The autonomous region of Inner Mongolia lies between 97°12'-126°04'E and 37°24'-53°23'N in the north of China along the borders with Russia and Mongolia. The vast majority of the population is Han-Chinese, only about 13 per cent being Mongols.
This region consists largely of steppeland and desert and takes in part of the Mongolian plateau, which has an average height of 1000m/3280ft, the desert area of the Ordos Plateau, around which the Huanghe flows, and in the northeast the Great Chingan.
The extreme continental climate brings long, bitterly cold winters (the average temperature in January is -10°C (14°F)) and only three to five months in summer are free of frost. Rainfall is scarce, with only 150-500mm/6-20in falling each year. The warmest and at the same time wettest months are July, with an average temperature of 21°C (70°F), and August. 60 per cent of the annual rainfall occurs in these two months.
As early as the 10th C BC the area of Xiongnu was settled. From the 5th C the Chinese started to build the Great Wall as a defense against the tribes from the steppes. Emperor Wudi of the Han dynasty (206 BC-AD 220) occupied parts of Inner Mongolia as a way of protecting trade routes with the west.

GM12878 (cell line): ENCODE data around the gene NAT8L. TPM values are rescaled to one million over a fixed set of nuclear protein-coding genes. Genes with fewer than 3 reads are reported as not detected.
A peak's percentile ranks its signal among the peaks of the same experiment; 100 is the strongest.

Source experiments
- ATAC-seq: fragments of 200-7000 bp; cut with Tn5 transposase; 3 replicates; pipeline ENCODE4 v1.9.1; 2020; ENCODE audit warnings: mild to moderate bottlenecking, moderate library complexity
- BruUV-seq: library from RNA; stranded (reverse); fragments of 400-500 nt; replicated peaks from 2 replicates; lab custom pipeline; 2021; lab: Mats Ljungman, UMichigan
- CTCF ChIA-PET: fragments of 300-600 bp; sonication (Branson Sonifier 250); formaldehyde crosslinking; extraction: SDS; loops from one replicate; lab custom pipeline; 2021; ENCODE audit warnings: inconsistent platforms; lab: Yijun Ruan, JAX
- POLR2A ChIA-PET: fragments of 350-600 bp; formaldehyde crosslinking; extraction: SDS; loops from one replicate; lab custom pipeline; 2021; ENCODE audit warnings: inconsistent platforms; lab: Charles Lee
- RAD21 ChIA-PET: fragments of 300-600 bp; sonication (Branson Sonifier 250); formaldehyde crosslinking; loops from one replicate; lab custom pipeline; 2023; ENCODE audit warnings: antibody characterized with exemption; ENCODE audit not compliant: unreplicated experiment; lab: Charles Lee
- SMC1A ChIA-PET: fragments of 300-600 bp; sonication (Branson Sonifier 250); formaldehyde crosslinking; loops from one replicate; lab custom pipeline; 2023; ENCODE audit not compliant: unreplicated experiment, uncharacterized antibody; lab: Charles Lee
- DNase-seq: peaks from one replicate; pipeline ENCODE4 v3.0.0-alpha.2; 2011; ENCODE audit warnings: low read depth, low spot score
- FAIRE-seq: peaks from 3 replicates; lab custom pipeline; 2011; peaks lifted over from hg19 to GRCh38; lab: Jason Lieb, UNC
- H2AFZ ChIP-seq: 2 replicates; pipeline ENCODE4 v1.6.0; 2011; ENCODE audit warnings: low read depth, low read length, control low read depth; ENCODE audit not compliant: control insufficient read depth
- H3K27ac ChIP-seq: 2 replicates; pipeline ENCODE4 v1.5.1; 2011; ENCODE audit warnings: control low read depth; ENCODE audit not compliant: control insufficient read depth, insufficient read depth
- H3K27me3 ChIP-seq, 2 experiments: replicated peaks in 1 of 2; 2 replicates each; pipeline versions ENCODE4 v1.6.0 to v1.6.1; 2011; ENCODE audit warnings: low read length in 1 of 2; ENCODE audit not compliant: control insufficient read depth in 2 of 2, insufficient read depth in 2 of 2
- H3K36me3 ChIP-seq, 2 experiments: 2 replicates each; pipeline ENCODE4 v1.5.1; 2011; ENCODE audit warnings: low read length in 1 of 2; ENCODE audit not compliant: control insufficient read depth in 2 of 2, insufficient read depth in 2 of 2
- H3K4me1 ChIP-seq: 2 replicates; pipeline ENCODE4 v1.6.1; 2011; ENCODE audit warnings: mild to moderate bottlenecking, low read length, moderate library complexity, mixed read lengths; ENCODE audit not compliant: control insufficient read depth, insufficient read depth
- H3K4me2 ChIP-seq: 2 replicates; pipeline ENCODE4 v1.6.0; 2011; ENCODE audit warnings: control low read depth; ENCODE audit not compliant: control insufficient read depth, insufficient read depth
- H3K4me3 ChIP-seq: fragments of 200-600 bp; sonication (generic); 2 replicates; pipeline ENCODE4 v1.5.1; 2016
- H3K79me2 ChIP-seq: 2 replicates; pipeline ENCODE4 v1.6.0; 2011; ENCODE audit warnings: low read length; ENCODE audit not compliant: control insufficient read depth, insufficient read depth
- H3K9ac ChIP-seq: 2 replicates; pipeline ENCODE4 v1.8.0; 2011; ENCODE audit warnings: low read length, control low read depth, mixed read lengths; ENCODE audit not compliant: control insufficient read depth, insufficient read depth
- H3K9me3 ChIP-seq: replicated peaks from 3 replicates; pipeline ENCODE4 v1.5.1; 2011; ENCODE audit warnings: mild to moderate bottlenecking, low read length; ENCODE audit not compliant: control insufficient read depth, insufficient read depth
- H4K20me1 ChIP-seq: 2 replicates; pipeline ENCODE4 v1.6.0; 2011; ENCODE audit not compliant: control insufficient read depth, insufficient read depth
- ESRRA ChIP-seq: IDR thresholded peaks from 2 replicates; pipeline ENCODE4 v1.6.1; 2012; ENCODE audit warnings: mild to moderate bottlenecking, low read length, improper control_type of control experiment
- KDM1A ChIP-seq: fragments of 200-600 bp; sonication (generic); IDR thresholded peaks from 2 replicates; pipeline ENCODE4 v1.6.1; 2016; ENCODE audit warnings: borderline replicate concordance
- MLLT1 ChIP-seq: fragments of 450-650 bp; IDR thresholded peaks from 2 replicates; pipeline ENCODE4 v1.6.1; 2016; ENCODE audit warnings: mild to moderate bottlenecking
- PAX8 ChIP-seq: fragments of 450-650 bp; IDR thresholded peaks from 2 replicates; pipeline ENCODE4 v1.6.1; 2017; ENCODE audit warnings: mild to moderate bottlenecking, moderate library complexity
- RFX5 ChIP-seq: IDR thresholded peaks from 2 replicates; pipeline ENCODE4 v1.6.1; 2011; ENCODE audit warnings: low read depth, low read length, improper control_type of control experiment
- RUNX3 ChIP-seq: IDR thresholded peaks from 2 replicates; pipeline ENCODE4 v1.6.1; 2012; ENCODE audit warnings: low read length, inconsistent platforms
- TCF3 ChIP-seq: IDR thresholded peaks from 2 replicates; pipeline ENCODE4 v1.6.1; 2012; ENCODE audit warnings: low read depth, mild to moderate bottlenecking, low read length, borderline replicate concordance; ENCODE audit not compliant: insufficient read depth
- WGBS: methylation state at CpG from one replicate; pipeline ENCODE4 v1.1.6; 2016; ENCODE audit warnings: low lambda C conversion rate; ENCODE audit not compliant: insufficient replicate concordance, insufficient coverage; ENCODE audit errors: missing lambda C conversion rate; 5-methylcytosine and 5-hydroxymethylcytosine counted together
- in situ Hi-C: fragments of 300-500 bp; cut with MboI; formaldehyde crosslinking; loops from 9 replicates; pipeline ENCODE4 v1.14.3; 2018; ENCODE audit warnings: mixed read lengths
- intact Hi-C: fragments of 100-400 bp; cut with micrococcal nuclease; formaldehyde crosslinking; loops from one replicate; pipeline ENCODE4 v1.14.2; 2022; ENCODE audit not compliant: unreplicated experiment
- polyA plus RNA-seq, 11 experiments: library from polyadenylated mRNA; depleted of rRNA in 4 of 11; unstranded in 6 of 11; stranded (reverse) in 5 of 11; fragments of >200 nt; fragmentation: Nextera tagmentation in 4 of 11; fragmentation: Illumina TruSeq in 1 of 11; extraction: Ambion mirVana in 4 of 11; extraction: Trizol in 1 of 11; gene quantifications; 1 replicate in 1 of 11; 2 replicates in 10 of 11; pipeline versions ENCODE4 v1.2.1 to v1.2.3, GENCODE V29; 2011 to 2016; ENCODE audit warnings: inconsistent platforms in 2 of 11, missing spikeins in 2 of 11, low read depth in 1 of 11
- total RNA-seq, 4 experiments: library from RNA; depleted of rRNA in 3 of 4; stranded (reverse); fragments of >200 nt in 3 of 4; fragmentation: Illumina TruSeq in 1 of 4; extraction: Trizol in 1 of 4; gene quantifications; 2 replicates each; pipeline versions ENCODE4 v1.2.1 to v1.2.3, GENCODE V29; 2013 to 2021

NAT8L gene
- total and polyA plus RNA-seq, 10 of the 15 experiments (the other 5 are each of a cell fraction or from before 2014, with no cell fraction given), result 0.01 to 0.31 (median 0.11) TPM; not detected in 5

In the 5th C Turkish peoples brought the land under their rule. Under Genghis Khan the Mongols defeated the Jin kingdom in the 13th C and founded the Yuan dynasty. But as early as 1368 the last emperor of this dynasty had to flee back to Mongolia from Beijing.
At the beginning of the Manchurian Qing dynasty (1644-1911) the region was annexed to the empire. During this period there was an increase in Han Chinese coming here to settle and this led to uprisings and a struggle for independence.
In 1911 the Mongol freedom fighters succeeded, with Russian support, to achieve independence for Outer Mongolia.
The invasion of Manchuria by the Japanese in 1931 brought Inner Mongolia into that country's sphere of influence. Underground groups fought for the region's independence with help from the Chinese communists.
The autonomous region of Inner Mongolia was established on May 1st 1947, thus before all the other regions which eventually gained autonomy Inner Mongolia status (Xinjiang, Ningxia, Guangxi and Tibet). In 1949, when Mongolia again came under Chinese rule, as well as on several other occasions during the last 50 years, the region was enlarged. In 1979, after the Cultural Revolution (1966-76), which had led to the territory being reduced in size by almost a third as a result of the Chinese dictators' fears of separatist aspirations, the boundaries were restored to what they had been in 1956.